In my most recent series, Return To Me, I present glass sculptures, ink drawings, installations, and sound that explore the interconnectedness of existence, over vast expanses of time. Focusing on dust, from the cosmic to the quotidian, the works consider how entire worlds come from and return to this generative substance. If examined closely enough, I believe the dust could tell the story of everything that ever existed.
This work functions as both a memory archive and cosmic timeline, following the small and the invisible from the beginnings of time, to the here-and-now. Viewers encounter glass blocks: intricate engravings, carved in thick, scientific glass, that delineate a complete mapping of the universe. Ink drawings on paper trace earthly detritus to their cosmic origins. Glass-panel engravings explore the history of dust particles in interstellar space. A soundscape of the interactions of electromagnetic particles from the solar wind, ionosphere, and various planets’ magnetospheres permeates through space.
This work is rooted in research across the sciences, including planetary geology, cosmology, physics, and archeology. Spanning the macro to the micro, Through dramatic shifts in scale, there is a beauty inherent in scientific fact. Here, I examine how infinitesimally small particles connect us to our present, past, and future: how we are born of dust, how we return to it, and how we are all forever connected through it.
Working across drawing, photography, installation and sculpture, my work explores the delicacy of existence, consequence, impermanence, and entropy– and examines the tendency of all things to dissipate, in a constant move towards increasing complexity and disorder.
I’m interested in spaces that are in a constant state of unraveling, in precious objects that fade quickly, and in substances that move through landscapes on the constant verge of extinction. I try to salvage the aftermath details from these moments and spaces, always rendering these smallest of particles in my images in an effort to consider a parallel story. In my work, dust especially, is closely linked to the idea of entropy– it represents all the energy and essence of past ages, possessing a ghostly quality–containing in it all the memories of time, place and experience in its microscopic composition–particles that tell the story of everything that ever existed.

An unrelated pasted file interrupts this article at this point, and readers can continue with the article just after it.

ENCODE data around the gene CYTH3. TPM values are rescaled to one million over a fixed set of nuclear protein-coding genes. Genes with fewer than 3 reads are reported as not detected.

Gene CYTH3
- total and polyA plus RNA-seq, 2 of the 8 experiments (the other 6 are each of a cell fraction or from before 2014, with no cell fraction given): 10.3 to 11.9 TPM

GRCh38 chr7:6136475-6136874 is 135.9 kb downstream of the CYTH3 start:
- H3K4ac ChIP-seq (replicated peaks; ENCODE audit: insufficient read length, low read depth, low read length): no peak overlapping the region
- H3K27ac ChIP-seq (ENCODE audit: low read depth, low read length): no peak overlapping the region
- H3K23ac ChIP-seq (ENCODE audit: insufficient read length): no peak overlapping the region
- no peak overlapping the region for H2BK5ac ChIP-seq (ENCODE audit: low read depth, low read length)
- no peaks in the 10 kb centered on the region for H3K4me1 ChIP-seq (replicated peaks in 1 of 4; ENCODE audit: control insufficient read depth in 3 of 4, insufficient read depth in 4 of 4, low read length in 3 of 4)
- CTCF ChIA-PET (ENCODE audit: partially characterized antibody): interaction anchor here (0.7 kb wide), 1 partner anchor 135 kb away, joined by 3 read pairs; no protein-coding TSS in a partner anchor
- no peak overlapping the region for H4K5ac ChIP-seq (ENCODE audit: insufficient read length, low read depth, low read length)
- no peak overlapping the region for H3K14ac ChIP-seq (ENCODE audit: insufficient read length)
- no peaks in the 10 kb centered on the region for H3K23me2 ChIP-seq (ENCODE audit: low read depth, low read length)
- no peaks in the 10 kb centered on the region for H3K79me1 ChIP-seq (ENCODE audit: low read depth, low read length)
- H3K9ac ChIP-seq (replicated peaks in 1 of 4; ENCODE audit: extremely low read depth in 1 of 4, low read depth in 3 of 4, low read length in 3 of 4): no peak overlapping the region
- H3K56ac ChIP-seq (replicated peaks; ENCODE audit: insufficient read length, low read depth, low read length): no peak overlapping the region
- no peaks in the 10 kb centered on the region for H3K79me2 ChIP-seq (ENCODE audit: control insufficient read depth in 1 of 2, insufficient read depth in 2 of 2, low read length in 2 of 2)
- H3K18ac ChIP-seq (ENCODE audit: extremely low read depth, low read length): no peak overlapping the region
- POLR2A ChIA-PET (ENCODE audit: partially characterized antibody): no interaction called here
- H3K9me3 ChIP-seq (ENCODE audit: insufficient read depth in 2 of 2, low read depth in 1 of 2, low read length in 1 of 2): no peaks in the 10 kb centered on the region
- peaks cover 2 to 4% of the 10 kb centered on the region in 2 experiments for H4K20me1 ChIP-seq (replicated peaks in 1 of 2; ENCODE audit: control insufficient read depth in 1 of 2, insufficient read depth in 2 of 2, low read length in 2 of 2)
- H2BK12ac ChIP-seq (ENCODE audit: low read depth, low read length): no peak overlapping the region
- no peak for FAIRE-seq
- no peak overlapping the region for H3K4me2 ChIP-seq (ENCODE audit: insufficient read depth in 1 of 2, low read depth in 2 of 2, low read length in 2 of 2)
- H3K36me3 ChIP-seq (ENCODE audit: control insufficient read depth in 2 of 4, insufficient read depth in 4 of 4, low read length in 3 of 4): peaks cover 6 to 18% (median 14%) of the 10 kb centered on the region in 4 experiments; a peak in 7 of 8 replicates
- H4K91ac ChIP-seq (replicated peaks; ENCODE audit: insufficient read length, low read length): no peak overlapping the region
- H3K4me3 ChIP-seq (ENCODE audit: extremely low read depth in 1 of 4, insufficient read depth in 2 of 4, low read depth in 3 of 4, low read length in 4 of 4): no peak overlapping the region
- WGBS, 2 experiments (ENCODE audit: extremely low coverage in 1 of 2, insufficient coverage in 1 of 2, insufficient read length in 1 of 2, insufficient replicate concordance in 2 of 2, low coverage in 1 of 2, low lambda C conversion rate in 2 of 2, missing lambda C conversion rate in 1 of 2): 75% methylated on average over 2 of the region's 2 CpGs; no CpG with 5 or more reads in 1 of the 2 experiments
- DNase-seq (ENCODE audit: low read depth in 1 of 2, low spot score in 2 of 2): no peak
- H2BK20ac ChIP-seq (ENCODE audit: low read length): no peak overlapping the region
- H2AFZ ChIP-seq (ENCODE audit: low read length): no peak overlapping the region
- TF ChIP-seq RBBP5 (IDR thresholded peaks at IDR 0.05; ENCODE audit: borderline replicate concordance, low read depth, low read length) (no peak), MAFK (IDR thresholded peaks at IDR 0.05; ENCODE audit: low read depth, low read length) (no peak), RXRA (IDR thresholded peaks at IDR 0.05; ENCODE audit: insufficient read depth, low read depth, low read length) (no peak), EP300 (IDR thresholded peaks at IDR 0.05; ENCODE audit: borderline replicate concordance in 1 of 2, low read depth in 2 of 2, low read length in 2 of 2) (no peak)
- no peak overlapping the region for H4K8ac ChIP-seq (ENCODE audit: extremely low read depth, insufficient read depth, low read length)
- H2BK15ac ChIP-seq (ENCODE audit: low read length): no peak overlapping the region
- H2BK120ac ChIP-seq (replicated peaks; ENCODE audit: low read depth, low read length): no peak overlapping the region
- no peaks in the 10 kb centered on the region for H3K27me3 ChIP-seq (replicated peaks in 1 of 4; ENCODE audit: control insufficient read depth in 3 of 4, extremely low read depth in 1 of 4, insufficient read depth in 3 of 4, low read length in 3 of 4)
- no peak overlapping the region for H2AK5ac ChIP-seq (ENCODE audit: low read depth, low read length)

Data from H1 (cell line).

I am especially drawn to those traces of existence that are both rare and catastrophically shattered; simultaneously full of possibility and nothingness, and to the contradictions and dualities that result from moments of irreversible transformation. My work is steeped in expressing these disparities–exhibiting both preservation and obliteration, chaos and fragility, past and future– suggesting both the what-was and what-may-have-been.
With a strong attachment to anachronistic rendering techniques, my drawings are rendered with hand-mixed lamp black ink using traditional calligraphy tools. Always dependent on paper as the primary material used to articulate these ideas, the drawings are also subsequently painted onto walls as murals, often in places that are transitory themselves, or where the mural’s existence itself will be short-lived; or they are engraved onto glass and transparent materials as sculptures, installations, or constructed as photographs, making use of the contrast between the frailty associated with both these mediums.